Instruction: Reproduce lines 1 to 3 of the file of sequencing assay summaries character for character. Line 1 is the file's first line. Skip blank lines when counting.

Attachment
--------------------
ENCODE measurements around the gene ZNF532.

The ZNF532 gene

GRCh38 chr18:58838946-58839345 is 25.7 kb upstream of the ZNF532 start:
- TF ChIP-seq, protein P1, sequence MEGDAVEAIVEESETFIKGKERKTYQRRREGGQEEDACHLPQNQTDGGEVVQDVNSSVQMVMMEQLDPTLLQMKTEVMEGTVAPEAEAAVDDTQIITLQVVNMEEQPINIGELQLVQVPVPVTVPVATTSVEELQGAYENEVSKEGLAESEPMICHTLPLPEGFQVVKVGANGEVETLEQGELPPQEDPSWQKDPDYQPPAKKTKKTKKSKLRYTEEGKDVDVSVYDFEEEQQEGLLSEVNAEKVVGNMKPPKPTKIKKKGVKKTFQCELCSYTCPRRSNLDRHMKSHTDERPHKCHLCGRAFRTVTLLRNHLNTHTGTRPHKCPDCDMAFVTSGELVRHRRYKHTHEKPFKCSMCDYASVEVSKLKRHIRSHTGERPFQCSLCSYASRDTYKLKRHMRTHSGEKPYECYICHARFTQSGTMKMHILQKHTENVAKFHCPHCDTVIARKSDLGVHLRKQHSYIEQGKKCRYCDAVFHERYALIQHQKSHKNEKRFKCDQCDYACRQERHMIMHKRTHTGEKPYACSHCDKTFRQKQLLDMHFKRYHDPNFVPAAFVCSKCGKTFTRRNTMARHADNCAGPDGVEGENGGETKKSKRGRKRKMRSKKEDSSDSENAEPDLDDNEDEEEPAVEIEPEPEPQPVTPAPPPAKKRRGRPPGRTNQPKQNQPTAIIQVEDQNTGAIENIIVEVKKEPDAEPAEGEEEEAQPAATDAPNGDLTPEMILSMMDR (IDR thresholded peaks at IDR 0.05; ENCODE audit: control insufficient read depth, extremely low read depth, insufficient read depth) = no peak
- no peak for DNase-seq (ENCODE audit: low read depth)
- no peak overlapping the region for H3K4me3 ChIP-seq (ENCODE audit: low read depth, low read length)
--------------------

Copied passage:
ENCODE measurements around the gene ZNF532.

The ZNF532 gene

GRCh38 chr18:58838946-58839345 is 25.7 kb upstream of the ZNF532 start: